2013 SFU Grad Conference - Dreaming Dangerously: Imagining the Utopian, the Nostalgic, the Possible

Wednesday, January 23, 2013 - 2:50pm
Simon Fraser University, English Graduate Department

Nostalgia itself has a utopian dimension, only it is no longer directed toward the future. Sometimes nostalgia is not directed towards the past either, but rather sideways. The nostalgic feels stifled within the conventional confines of time and space.
–Svetlana Boym, The Future of Nostalgia xiv

So where do we stand now, in 2012? 2011 was the year of dreaming dangerously, of the revival of radical emancipatory politics all around the world. Now a year later, every day brings new evidence of how fragile and inconsistent that awakening was.
-Slavoj Zizek, The Year of Dreaming Dangerously


CFP: Renaissance Orientations: East and West, North and South - April 19, 2013

Wednesday, January 23, 2013 - 1:55pm
Annual Princeton Renaissance Studies Graduate Conference

The cultural moment of the Renaissance can be characterized not only as a movement in time - as artists and writers looked back to and marked a new sense of temporal displacement from the cultural and political forms of classical antiquity - but also as a set of real and imagined passages through space. These geographical transits often seem to fall along the lines of the compass rose: we might think here of the movement from East to West of Greek art, texts and intellectuals and its mythic-historical corollary in the translatio imperii; or of the spread of cultural forms and discourses northward from Florence, Venice, and Rome through the period.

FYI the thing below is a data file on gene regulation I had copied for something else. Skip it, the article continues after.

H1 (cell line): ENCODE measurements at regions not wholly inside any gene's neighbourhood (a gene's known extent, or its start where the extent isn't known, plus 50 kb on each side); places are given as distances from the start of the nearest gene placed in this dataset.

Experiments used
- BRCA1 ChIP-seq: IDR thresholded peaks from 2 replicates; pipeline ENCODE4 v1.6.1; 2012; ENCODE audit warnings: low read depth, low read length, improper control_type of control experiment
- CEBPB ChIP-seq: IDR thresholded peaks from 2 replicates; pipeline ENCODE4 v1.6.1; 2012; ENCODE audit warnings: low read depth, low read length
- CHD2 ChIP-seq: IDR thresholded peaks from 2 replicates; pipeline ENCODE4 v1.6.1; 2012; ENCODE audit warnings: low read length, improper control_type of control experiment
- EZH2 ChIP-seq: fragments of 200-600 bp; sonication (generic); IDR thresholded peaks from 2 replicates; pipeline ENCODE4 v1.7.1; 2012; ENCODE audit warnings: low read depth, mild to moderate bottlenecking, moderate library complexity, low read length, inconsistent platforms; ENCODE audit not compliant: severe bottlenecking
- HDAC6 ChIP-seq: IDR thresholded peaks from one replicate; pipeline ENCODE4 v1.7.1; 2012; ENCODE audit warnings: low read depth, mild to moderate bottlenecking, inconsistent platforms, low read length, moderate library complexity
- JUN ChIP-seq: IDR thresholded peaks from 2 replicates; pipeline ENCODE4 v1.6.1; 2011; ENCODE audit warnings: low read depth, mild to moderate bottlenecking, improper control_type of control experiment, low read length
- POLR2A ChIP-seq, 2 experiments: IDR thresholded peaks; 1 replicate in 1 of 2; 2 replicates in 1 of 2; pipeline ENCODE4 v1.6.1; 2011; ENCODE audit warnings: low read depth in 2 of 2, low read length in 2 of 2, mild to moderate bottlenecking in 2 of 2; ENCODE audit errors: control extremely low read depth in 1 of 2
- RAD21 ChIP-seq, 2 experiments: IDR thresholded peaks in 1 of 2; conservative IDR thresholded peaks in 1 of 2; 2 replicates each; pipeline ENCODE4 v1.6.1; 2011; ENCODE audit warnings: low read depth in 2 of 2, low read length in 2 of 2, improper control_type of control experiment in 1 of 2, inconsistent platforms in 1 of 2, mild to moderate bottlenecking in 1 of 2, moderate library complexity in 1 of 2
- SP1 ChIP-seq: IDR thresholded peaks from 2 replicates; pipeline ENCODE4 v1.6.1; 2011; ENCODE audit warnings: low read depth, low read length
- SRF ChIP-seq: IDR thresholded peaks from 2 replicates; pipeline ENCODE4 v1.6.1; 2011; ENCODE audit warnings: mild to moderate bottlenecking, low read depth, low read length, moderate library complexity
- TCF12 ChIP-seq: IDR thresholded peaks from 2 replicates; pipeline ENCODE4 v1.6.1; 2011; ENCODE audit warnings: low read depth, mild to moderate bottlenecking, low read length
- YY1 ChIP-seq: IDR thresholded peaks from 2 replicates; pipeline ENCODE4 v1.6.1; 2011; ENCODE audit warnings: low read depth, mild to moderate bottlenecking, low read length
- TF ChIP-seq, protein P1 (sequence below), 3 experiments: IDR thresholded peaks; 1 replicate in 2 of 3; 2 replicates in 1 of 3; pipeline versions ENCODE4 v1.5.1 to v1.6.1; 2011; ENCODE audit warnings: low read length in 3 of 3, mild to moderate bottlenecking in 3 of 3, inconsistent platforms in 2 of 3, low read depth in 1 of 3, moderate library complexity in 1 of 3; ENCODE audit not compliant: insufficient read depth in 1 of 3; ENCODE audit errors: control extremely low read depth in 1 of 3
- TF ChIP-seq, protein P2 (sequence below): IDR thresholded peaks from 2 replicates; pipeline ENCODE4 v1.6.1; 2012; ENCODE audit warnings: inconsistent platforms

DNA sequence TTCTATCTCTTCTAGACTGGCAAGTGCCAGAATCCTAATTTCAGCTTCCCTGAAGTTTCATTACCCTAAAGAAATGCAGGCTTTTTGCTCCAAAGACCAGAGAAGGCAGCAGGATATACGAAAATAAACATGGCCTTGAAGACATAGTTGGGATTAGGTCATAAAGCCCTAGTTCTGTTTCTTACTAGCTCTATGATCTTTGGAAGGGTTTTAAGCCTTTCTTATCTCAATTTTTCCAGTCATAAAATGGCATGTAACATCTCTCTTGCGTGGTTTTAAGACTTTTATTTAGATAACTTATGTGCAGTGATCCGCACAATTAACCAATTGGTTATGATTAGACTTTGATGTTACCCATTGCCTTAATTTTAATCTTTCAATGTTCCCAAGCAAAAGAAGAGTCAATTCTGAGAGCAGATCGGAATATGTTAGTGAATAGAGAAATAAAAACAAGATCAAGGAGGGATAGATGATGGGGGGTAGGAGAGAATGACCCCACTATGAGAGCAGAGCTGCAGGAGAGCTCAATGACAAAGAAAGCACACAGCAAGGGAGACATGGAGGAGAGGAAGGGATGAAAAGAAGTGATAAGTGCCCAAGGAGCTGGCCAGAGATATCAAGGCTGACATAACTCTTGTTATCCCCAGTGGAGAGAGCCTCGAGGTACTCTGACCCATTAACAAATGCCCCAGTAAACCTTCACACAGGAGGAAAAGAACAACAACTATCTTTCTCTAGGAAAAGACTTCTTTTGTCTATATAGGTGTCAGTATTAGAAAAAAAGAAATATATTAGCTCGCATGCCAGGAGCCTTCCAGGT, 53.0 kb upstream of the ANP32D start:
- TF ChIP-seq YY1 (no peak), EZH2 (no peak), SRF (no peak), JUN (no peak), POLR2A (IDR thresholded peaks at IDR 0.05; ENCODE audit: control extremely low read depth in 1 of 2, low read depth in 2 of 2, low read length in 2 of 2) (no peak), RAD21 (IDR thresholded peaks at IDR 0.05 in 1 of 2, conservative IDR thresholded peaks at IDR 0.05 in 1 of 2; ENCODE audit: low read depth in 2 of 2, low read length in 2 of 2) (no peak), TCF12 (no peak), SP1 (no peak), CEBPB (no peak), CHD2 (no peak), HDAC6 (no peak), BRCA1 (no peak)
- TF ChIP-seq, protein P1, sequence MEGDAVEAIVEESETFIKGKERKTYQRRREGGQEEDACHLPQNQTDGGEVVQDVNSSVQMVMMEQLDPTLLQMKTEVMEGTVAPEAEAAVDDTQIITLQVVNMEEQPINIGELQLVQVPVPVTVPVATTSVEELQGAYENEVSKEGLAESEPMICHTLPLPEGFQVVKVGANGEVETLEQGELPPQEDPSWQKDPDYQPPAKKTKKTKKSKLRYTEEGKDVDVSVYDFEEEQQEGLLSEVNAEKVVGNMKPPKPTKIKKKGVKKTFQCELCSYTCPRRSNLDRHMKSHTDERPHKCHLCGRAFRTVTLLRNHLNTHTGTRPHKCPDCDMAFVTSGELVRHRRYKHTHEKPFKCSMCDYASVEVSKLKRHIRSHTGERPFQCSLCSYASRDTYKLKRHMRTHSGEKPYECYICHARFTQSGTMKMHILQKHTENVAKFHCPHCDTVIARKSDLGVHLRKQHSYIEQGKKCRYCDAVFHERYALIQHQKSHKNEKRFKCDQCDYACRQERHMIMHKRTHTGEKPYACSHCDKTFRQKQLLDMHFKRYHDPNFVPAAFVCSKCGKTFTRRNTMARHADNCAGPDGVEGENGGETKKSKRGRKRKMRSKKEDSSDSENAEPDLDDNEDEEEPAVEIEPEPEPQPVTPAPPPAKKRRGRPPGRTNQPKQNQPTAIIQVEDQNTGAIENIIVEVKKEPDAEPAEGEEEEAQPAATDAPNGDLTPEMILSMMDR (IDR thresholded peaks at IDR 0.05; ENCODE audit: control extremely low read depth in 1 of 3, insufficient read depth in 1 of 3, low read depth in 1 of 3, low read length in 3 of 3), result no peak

Reinterpreting Carson McCullers (The 85th Annual SAMLA Conference, Atlanta, Georgia, November 8-10, 2013).

Wednesday, January 23, 2013 - 1:45pm
Courtney George: The Carson McCullers Center for Writers and Musicians (Columbus State University)

To inspire more work on Georgia writer Carson McCullers and her legacy, this panel invites papers discussing innovative ways of analyzing texts related to McCullers, whether biographies, literary works, or adaptations of either. These reinterpretations might include discussions of McCullers' works in the context of her contemporaries (Flannery O'Connor, Eudora Welty, Richard Wright, William Faulkner, James Baldwin, et al), film or dramatic adaptations of her work, or her contributions to today's southern gothic, Grit Lit, and/or Queer Studies.

Pedagogical Approaches to Medieval and Early Modern Studies

Wednesday, January 23, 2013 - 1:16pm
UCLA Medieval and Early Modern Student Association & UCLA Center for Medieval and Renaissance Studies

The last two decades have seen radical revisions to curricula at universities and colleges around the world. But have curricular changes been accompanied by pedagogical developments? When it comes to teaching, graduate students often learn by doing. By virtue of their experiments and their proximity to the undergraduate curriculum, they are among the most innovative educators on their campuses. The Medieval and Early Modern Students Association at UCLA invites graduate students to share their experience at a conference on June 7 that deals with teaching Medieval and Early Modern material in the undergraduate classroom. Papers may address, but are not limited to, the following topics and lines of inquiry: